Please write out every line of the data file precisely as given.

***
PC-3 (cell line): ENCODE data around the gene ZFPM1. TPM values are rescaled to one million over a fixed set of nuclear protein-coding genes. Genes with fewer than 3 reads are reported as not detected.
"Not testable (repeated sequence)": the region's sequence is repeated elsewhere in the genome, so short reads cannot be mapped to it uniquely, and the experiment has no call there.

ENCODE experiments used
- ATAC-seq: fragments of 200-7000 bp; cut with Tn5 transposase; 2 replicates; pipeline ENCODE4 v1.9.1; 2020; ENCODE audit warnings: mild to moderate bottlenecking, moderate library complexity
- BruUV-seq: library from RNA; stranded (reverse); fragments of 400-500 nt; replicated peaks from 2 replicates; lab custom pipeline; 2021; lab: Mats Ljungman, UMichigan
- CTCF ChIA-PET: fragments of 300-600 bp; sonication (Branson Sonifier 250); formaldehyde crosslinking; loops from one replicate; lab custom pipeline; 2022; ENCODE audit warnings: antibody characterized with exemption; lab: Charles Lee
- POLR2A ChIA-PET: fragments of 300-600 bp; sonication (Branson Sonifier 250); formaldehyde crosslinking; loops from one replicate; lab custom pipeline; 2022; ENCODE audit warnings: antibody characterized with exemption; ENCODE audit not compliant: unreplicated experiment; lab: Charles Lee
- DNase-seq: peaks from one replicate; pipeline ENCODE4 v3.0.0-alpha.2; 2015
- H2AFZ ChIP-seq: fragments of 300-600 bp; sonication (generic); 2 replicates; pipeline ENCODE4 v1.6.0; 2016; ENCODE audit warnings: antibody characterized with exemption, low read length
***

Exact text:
PC-3 (cell line): ENCODE data around the gene ZFPM1. TPM values are rescaled to one million over a fixed set of nuclear protein-coding genes. Genes with fewer than 3 reads are reported as not detected.
"Not testable (repeated sequence)": the region's sequence is repeated elsewhere in the genome, so short reads cannot be mapped to it uniquely, and the experiment has no call there.

ENCODE experiments used
- ATAC-seq: fragments of 200-7000 bp; cut with Tn5 transposase; 2 replicates; pipeline ENCODE4 v1.9.1; 2020; ENCODE audit warnings: mild to moderate bottlenecking, moderate library complexity
- BruUV-seq: library from RNA; stranded (reverse); fragments of 400-500 nt; replicated peaks from 2 replicates; lab custom pipeline; 2021; lab: Mats Ljungman, UMichigan
- CTCF ChIA-PET: fragments of 300-600 bp; sonication (Branson Sonifier 250); formaldehyde crosslinking; loops from one replicate; lab custom pipeline; 2022; ENCODE audit warnings: antibody characterized with exemption; lab: Charles Lee
- POLR2A ChIA-PET: fragments of 300-600 bp; sonication (Branson Sonifier 250); formaldehyde crosslinking; loops from one replicate; lab custom pipeline; 2022; ENCODE audit warnings: antibody characterized with exemption; ENCODE audit not compliant: unreplicated experiment; lab: Charles Lee
- DNase-seq: peaks from one replicate; pipeline ENCODE4 v3.0.0-alpha.2; 2015
- H2AFZ ChIP-seq: fragments of 300-600 bp; sonication (generic); 2 replicates; pipeline ENCODE4 v1.6.0; 2016; ENCODE audit warnings: antibody characterized with exemption, low read length